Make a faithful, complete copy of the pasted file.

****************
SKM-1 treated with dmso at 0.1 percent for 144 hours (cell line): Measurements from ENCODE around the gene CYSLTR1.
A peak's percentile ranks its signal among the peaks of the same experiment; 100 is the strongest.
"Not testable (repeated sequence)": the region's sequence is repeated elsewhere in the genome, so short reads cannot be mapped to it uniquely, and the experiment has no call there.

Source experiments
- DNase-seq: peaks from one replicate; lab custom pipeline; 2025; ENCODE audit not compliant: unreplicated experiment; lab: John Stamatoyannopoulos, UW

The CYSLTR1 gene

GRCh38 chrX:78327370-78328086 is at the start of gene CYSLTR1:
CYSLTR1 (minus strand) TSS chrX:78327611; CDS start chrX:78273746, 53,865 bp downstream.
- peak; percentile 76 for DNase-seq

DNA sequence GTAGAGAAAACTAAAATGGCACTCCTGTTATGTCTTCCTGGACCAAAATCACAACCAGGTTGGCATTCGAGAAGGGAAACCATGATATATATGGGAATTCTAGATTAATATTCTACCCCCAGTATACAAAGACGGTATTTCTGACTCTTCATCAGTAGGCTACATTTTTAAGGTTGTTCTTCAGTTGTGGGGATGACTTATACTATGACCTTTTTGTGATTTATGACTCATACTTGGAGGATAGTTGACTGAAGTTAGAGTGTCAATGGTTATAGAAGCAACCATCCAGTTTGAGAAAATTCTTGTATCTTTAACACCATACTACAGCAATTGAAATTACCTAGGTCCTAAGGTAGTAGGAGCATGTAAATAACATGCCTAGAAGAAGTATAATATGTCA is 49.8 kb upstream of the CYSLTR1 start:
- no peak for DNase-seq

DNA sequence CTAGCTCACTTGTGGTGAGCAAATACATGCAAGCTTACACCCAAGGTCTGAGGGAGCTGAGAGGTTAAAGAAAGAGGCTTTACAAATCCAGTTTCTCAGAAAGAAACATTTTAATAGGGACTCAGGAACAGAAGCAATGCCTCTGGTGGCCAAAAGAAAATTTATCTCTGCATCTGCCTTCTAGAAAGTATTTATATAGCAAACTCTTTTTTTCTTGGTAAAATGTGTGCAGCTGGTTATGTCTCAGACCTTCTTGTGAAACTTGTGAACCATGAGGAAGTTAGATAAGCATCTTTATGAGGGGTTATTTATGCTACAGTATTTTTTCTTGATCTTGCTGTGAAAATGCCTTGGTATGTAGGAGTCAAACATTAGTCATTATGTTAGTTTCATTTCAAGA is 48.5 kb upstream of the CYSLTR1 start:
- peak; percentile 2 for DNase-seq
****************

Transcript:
SKM-1 treated with dmso at 0.1 percent for 144 hours (cell line): Measurements from ENCODE around the gene CYSLTR1.
A peak's percentile ranks its signal among the peaks of the same experiment; 100 is the strongest.
"Not testable (repeated sequence)": the region's sequence is repeated elsewhere in the genome, so short reads cannot be mapped to it uniquely, and the experiment has no call there.

Source experiments
- DNase-seq: peaks from one replicate; lab custom pipeline; 2025; ENCODE audit not compliant: unreplicated experiment; lab: John Stamatoyannopoulos, UW

The CYSLTR1 gene

GRCh38 chrX:78327370-78328086 is at the start of gene CYSLTR1:
CYSLTR1 (minus strand) TSS chrX:78327611; CDS start chrX:78273746, 53,865 bp downstream.
- peak; percentile 76 for DNase-seq

DNA sequence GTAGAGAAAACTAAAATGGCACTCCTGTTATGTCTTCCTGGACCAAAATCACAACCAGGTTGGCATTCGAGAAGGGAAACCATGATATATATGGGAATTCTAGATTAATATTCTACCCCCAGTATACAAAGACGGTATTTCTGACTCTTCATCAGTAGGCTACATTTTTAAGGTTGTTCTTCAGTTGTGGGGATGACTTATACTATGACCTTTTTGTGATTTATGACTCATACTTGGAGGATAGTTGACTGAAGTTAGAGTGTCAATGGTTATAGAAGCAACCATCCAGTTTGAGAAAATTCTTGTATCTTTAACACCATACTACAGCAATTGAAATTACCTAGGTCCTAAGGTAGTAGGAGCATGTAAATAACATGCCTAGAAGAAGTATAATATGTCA is 49.8 kb upstream of the CYSLTR1 start:
- no peak for DNase-seq

DNA sequence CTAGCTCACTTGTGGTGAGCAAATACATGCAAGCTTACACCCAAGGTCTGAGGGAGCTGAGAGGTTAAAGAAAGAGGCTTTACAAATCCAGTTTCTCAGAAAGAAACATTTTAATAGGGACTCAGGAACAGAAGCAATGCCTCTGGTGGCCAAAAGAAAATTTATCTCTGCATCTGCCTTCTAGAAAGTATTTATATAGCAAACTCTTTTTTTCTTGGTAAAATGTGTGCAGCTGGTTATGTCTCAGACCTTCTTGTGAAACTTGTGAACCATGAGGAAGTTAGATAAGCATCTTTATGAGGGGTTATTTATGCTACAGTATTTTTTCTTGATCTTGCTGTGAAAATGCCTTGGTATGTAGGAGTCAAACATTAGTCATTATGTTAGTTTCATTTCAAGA is 48.5 kb upstream of the CYSLTR1 start:
- peak; percentile 2 for DNase-seq